Cholesterol is so confusing. In fact, many health experts believe that standard cholesterol tests are outdated and misleading. That is why we recommend and offer the Lipoprotein Particle Profile (LLP) test from Spectracell. It can help you understand if you have the kind lipoproteins (not cholesterol) that can be dangerous. In this blog, written for our partners at Spectrcell Laboratories, you will learn all about the LLP test and how it is different from your standard cholesterol test. This is especially important if you are currently on a statin due to high cholesterol or if you are thinking about getting on a statin. You’ll also get you a full micronutrient chart as it relates to Dyslipidemia (the imbalance of lipids such as cholesterol, low-density lipoprotein cholesterol (LDL-C), triglycerides, and high-density lipoprotein (HDL)), so you can make sure you are sufficient in the micronutrients needed for healthy cholesterol. Becoming micronutrient sufficient and understanding your Lipoprotein Particle Profile can go a long way to helping you achieve extraordinary health, that is why we recommend and offer both the Lipoprotein Particle Profile (LLP) test and the Micronutrient sufficiency test.
Heart disease is still the number one cause of death in America, despite the fact that most Americans are very familiar with cholesterol testing. You commonly hear “I had my cholesterol checked” and it’s normal. Or, “My cholesterol is high so my doctor put me on a statin.” Then, most Americans will (falsely) believe your risk for a heart attack is lowered. Has it ever occurred to you that perhaps the main blood test used for assessing heart disease risk is just, wrong?
Cholesterol tests don’t tell the whole story. In fact, they are grossly misleading. The technology for cholesterol test is decades old and newer, more accurate laboratory testing is available at comparable cost and convenience. Never underestimate the power of momentum, even if that momentum is an outdated, inaccurate, misleading diagnostic test that missed half the people at risk of heart disease for which it is designed to help. The days of cholesterol testing are numbered. As they should be. You deserve a blood test that is more accurate that actually empowers you to lower your heart disease risk. That’s where the LPP® comes in.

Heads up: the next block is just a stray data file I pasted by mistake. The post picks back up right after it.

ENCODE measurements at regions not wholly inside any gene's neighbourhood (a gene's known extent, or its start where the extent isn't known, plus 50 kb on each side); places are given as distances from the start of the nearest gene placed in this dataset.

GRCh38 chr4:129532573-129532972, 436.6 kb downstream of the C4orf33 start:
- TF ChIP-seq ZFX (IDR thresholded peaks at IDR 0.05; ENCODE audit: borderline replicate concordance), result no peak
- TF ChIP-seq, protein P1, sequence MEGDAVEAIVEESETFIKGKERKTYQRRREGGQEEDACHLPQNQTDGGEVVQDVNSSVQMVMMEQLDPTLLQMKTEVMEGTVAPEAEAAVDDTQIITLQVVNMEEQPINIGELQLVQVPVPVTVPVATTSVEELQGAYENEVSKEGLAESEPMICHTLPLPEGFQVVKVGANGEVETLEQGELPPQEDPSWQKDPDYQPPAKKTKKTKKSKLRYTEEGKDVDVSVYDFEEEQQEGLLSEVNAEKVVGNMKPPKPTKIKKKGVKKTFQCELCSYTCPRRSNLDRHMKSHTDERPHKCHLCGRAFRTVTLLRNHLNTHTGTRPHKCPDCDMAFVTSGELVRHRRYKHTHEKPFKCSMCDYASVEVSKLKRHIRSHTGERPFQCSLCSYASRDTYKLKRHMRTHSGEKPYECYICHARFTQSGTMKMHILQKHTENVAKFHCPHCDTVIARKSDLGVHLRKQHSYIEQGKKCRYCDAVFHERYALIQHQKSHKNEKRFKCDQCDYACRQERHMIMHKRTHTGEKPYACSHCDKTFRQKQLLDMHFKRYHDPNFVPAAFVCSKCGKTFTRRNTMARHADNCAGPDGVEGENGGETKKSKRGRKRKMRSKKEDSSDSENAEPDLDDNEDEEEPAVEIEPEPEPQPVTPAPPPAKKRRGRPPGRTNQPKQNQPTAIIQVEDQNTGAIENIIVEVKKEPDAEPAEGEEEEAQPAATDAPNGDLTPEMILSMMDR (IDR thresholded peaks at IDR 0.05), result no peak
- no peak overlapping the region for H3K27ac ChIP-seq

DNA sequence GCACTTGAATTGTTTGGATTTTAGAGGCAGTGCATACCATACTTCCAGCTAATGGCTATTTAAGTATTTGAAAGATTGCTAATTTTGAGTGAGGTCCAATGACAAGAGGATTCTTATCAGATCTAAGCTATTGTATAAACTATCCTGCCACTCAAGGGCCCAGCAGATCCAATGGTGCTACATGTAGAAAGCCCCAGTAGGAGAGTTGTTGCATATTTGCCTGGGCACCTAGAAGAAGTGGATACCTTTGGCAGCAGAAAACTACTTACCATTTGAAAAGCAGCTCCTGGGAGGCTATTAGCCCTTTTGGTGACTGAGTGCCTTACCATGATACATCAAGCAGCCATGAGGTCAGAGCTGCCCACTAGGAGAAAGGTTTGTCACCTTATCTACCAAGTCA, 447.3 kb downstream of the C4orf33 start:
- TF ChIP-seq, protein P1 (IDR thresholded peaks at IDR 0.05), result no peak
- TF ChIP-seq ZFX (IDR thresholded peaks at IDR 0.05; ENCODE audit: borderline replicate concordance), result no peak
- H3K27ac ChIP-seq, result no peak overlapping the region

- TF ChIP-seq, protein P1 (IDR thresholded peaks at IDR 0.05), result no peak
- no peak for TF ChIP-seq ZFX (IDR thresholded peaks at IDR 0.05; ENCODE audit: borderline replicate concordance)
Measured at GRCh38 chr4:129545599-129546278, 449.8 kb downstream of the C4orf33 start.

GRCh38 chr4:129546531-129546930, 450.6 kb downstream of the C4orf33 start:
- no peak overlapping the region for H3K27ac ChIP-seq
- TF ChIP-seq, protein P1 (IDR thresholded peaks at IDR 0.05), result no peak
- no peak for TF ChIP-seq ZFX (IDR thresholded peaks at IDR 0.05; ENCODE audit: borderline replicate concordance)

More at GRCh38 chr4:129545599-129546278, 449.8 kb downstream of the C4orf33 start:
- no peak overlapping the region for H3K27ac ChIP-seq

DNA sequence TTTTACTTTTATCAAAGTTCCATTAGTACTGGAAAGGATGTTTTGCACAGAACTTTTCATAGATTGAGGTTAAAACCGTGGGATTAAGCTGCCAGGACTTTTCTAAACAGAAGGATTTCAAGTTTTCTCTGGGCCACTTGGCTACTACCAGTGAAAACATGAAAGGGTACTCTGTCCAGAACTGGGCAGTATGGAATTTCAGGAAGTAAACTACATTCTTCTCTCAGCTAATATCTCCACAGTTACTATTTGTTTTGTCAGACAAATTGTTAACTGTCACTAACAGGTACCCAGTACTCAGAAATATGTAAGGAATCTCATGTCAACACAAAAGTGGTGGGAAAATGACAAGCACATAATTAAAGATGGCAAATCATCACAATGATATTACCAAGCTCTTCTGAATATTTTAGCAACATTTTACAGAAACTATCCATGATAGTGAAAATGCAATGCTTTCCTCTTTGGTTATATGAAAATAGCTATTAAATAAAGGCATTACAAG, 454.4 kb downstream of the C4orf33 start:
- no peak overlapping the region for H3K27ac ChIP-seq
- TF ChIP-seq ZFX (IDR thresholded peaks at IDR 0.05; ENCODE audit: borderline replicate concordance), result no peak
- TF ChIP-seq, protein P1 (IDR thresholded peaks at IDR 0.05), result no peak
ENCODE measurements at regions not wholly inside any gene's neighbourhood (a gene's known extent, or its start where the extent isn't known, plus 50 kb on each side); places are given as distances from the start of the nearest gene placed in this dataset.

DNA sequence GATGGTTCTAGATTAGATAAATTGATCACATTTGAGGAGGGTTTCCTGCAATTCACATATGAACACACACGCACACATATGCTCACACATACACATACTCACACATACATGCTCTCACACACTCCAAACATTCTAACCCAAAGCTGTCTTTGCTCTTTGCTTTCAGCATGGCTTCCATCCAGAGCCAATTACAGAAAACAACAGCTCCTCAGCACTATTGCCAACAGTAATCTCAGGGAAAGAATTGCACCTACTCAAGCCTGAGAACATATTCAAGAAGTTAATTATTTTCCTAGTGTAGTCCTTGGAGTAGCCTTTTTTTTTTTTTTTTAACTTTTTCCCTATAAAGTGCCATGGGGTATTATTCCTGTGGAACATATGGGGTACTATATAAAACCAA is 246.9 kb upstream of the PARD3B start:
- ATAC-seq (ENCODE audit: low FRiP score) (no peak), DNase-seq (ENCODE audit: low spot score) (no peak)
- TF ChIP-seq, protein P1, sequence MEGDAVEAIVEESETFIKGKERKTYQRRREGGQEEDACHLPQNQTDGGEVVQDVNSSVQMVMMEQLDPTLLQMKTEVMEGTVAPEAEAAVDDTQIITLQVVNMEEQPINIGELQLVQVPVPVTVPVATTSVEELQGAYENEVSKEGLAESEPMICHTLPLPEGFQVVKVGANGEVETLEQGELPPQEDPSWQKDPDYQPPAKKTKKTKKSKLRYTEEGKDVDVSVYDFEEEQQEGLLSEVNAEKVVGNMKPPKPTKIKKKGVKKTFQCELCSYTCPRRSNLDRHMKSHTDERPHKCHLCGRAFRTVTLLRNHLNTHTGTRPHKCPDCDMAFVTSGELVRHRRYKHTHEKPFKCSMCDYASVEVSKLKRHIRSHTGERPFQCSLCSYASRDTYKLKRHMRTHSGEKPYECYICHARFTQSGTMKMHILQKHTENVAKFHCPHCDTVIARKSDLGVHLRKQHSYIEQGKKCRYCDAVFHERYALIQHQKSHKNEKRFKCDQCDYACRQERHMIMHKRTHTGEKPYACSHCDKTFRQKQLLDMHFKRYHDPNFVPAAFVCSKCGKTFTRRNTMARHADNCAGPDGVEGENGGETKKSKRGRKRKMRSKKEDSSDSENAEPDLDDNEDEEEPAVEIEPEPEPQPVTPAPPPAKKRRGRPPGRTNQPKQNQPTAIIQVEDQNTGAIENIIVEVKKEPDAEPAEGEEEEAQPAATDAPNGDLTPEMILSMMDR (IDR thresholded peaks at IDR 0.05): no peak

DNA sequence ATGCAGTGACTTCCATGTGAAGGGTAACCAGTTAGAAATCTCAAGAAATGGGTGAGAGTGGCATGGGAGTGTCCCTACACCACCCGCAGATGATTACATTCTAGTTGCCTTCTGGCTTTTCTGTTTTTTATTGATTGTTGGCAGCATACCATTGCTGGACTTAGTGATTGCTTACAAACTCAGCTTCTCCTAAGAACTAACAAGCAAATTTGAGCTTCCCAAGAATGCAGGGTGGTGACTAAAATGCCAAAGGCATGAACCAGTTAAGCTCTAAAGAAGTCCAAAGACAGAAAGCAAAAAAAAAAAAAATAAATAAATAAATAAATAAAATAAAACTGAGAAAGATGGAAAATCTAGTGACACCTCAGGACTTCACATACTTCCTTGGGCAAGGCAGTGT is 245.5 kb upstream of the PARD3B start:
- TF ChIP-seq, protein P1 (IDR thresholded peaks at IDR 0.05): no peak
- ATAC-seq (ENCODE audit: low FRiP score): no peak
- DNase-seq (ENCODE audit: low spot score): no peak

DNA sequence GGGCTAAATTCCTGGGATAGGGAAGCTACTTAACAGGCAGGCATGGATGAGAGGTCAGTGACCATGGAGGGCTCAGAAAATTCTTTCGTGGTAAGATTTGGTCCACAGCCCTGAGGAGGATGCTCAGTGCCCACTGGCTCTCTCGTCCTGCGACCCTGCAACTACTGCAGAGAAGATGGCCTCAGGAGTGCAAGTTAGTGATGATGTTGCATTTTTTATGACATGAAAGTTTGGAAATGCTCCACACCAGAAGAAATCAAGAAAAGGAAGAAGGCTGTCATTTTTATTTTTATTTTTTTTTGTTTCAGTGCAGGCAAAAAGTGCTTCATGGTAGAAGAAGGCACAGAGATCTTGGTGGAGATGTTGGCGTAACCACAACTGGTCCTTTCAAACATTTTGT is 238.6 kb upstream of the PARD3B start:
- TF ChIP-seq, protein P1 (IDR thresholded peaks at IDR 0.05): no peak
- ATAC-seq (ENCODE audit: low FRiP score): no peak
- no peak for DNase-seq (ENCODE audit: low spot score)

What is LPP®?
LPP® stands for Lipoprotein Particle Profile, which is a specialized blood test that assesses risk for heart disease AND what to do about it. It is a replacement for the outdated, and often misleading cholesterol test. LPP® measures the various lipoproteins in your blood, which is important because lipoproteins are what cause heart attacks and strokes, not cholesterol. But not all lipoproteins are equal – some are helpful, and some are incredibly dangerous. The LPP® will tell you which ones you have.
Cholesterol is the “spackle” that fixes arterial damage.
Cholesterol is a substance in our cells that serves several functions – building cell walls, making sex hormones, repairing arteries, for example. The latter of these functions is where cholesterol gets a bad reputation, albeit unfairly. Cholesterol is a sticky substance that is used to “patch” the walls of an artery that has been damaged – sort of like spackling the wall in your house when the sheetrock gets a hole in it. So the real problem is the damage to the artery (the hole in the wall), not the cholesterol (the “spackle”) needed to patch it. Cholesterol is simply the biological “spackle” or “glue” or “paste” or whatever analogy suits you. The cholesterol forms a scab on the inside of the blood vessel. So, often where there is a lot of cholesterol localized in an artery, there is a lot of damage. This can eventually cause blockages (atherosclerosis), or become hard (arteriosclerosis), or form a blood clot (thrombosis).
Lipoproteins cause the trouble, but cholesterol gets blamed.
Lipoproteins are small lipid spheres (think of a hollow rubber ball) that carry cholesterol in the body. Really small lipoproteins act like bee bees to the arterial wall, scratching it and causing damage. Then cholesterol is sent in to patch up this damage. The underlying problem in is the damage to the artery, caused by lipoproteins (and other things like high blood sugar, smoking, inflammation, etc). The vascular damage (the cause) leads to cholesterol build up (the symptom). Cholesterol is not damaging the artery. It is actually trying to repair it.